I really like pretty clothes. I especially like the “vintage” look. Vintage as in: Fashions of yesteryear that actually accentuate your curves and beauty instead of making you feel frumpy and blah.
Don’t get me wrong, I like yoga pants as much as the next girl. I might even be wearing a pair as I type this. However, yoga pants are not really geared towards making you feel or look pretty.
I love looking at pattern books and getting ideas. I, however, do not enjoy the cost of patterns. I watched a “vintage vogue” pattern for a while before it came down in price from a whopping $25 to the best ever just under $5 range. Score!
Let it be said here and now that no one sews any more because it is cheap. You sew to make yourself happy. Sewing is very expensive. So you know, next time you think you might give me a $6 budget, just think of that. I will laugh in your face. I will also tell anyone that asks how I laughed in your face and watch as they laugh as well.
I swept up my pattern, but what do I make it with? Enter the mom-stash. My mom has a minor problem. That minor problem means she has an entire bedroom dedicated to fabric. That minor problem means that I can often make all kinds of cool stuff for cheap because I go shopping at her house.
I found this awesome border print in just the right amount in her stash. I mean it’s like she actually knew and planned for it, right? I liberated the lovely border print from the fabric room along with some muslin for a lining.
I used muslin for a mock-up and loved it. The hope was: mock-up becomes lining. It did! I’ll admit it took a while because I kept getting distracted by other projects and the like. Sadly, I didn’t photograph this portion well at all.
After finalizing the mock-up, I set out my border print and started whacking away with my scissors.
It took me about a week to get through this. I had a lot going on and I used this project as mental therapy from some stressful stuff. Sewing, for me, is very cathartic.
What you need to know about this pattern:
- Vintage Vogue is pretty.
- Measurements are strange. Hope you have a tiny waist. I do not. We will not discuss what I had to cut out and then do to alter this pattern to fit my tiny top, large hips, and meh waist. Let’s just say that at one point I had two friends pawing all over the mock-up with a pencil puzzling it out with me.
- The pleats were very strange. The bodice to skirt is all one piece so you do these inverted pleats at the seam after you sew the whole dress together. The directions made that sound way stranger than it actually was.
- Make note of your height. This dress ended up very long on me. Use the “shorten here” marks!
- That neckline and sleeves are seriously going to need to be top stitched to keep things tidy.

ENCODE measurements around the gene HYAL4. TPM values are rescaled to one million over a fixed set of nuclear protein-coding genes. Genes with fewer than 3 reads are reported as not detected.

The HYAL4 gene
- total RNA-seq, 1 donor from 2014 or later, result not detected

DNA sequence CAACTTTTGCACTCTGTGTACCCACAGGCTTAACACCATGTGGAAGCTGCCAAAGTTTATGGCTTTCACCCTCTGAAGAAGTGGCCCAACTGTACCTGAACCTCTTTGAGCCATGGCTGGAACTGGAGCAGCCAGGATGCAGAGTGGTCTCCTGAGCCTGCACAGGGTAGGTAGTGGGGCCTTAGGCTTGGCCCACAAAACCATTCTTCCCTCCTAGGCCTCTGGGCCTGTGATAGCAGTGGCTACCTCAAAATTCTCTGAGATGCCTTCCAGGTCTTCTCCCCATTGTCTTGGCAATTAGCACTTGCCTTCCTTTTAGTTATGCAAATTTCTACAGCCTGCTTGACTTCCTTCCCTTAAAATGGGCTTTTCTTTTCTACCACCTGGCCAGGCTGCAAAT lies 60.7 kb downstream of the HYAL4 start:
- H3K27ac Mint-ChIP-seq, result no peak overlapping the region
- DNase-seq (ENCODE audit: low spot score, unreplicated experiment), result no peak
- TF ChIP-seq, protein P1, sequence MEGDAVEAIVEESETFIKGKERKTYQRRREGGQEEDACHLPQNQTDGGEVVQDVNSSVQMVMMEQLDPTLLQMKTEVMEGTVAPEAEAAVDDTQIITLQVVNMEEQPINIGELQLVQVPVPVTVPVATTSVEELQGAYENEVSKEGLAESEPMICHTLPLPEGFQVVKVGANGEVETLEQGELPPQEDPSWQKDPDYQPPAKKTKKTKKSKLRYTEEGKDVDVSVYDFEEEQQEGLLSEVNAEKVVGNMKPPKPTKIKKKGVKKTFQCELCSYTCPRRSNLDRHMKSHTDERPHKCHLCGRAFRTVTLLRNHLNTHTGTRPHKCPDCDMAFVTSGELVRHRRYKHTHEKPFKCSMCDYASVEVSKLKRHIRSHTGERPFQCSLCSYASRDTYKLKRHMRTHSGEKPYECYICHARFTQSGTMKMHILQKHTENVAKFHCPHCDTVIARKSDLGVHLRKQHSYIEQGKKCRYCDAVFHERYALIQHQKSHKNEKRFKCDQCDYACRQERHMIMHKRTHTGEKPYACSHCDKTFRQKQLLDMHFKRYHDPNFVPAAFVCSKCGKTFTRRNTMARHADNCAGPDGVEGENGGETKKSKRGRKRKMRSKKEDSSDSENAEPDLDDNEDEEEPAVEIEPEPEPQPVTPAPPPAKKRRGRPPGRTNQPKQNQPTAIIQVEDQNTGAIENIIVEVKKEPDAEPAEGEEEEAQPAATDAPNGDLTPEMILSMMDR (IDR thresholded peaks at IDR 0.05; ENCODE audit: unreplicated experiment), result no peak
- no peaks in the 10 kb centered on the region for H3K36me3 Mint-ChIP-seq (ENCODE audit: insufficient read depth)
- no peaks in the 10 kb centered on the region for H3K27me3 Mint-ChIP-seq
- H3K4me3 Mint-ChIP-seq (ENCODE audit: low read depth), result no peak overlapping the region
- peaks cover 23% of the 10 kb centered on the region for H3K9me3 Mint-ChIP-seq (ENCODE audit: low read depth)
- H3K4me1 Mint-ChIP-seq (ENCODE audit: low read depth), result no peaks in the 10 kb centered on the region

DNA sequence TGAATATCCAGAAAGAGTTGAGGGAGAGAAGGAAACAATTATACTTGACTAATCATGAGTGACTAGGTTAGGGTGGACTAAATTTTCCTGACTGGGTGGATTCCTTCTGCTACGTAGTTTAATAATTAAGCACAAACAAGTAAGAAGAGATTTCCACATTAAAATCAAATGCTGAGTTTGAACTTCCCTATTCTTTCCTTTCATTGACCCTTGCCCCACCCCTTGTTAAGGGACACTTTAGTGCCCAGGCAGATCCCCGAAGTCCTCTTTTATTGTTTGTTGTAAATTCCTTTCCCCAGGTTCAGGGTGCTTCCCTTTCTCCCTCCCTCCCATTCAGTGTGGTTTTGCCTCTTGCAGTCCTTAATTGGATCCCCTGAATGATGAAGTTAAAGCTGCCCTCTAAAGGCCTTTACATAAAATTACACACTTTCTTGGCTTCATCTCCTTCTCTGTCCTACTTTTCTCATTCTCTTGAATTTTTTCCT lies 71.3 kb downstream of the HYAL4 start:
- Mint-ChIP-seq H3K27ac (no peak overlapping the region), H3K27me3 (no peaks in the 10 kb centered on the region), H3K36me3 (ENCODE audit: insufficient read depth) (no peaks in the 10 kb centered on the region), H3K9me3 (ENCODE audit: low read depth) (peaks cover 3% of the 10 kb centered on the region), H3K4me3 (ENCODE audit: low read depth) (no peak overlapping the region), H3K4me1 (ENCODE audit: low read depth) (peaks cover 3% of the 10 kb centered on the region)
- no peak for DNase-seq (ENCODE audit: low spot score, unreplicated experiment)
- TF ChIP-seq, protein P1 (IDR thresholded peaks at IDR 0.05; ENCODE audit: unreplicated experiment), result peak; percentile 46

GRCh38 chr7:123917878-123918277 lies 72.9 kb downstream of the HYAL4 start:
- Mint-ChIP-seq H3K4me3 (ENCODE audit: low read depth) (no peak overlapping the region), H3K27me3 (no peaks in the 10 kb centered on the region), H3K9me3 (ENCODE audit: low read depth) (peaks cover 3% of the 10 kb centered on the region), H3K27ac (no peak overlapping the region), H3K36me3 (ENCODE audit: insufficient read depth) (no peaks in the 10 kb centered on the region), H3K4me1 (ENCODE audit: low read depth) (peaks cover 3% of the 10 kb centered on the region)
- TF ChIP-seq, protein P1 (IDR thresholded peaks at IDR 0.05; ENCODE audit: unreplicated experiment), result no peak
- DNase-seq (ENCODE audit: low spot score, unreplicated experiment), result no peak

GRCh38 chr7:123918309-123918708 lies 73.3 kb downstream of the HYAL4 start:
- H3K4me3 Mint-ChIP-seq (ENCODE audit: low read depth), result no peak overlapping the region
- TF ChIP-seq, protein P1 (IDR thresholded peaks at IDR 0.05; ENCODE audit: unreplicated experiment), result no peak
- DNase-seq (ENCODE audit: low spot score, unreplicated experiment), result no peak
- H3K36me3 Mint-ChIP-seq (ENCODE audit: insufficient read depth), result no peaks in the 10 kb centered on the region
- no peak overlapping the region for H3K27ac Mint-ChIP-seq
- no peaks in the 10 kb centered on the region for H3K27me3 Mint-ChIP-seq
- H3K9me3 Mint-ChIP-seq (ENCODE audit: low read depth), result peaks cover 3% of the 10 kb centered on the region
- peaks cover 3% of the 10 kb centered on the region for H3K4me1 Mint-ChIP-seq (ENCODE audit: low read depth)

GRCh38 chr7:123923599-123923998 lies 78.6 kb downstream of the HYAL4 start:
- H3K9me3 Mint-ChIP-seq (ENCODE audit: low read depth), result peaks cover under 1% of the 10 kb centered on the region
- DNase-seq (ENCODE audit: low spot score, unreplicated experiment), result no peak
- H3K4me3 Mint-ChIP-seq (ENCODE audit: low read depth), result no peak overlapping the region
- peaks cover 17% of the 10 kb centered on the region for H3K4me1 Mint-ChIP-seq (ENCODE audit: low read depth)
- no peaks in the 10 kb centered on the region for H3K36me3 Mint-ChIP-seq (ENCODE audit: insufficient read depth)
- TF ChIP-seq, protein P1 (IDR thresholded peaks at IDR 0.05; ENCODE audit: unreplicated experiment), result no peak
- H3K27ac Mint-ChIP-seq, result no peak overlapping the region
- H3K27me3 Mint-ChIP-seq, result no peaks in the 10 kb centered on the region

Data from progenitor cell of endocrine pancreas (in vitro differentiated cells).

What I wish I’d done different/recommend doing differently:
- That white fabric with red embroidery is HEAVY. It’s a loose weave and it’s white, but the threads are quite thick. It needed to be lined. I would maybe not go with such a heavy fabric unless you like gaining 5 or more pounds. Obviously, I do this all the time. I’m a weirdo though.
- I started to do a standard lining. By the time I got to the hem, I realized the dress looked better with the lining being a “slip” and thus not actually attached to the hem of the dress. This meant I got to roll hem both. Not a problem but that’s about 8 yards of hem. Consider alternate options
- On that note, because of this, the bodice lining is tidy, all hems encased between the lining and the bodice. However, this means that the loose skirt is now “inside out”. I would have sewn the lining together so that the inside of the skirt would actually be on the inside or used french seams.
So here’s where it got weird. This is the final product. The dress is rather low-cut so the pattern comes with this yoke. However the yoke directions are probably in Martian or some other language I do not speak. And it does not appear to actually be sewn down.
I would also like to point out this was the more “low-cut” yoke. Yikes. Know how large your shoulders are. Mine are tiny. I actually have a lot of neckline trouble do to this.
What I did when I wore it:
I hit up the accessories store with a scrap of cloth and found this perfect belt. Awesome! It matches the center of the flowers perfectly! I then wore a modesty white tee under the dress. I’m still looking for a viable modesty idea, so feel free to comment with ideas!
This is a 1957 pattern from Vogue and I really enjoyed making it! I enjoy wearing it even more!
Win of the day: Sir Megabyte gave me a huge compliment on my skills by saying it looks store-bought!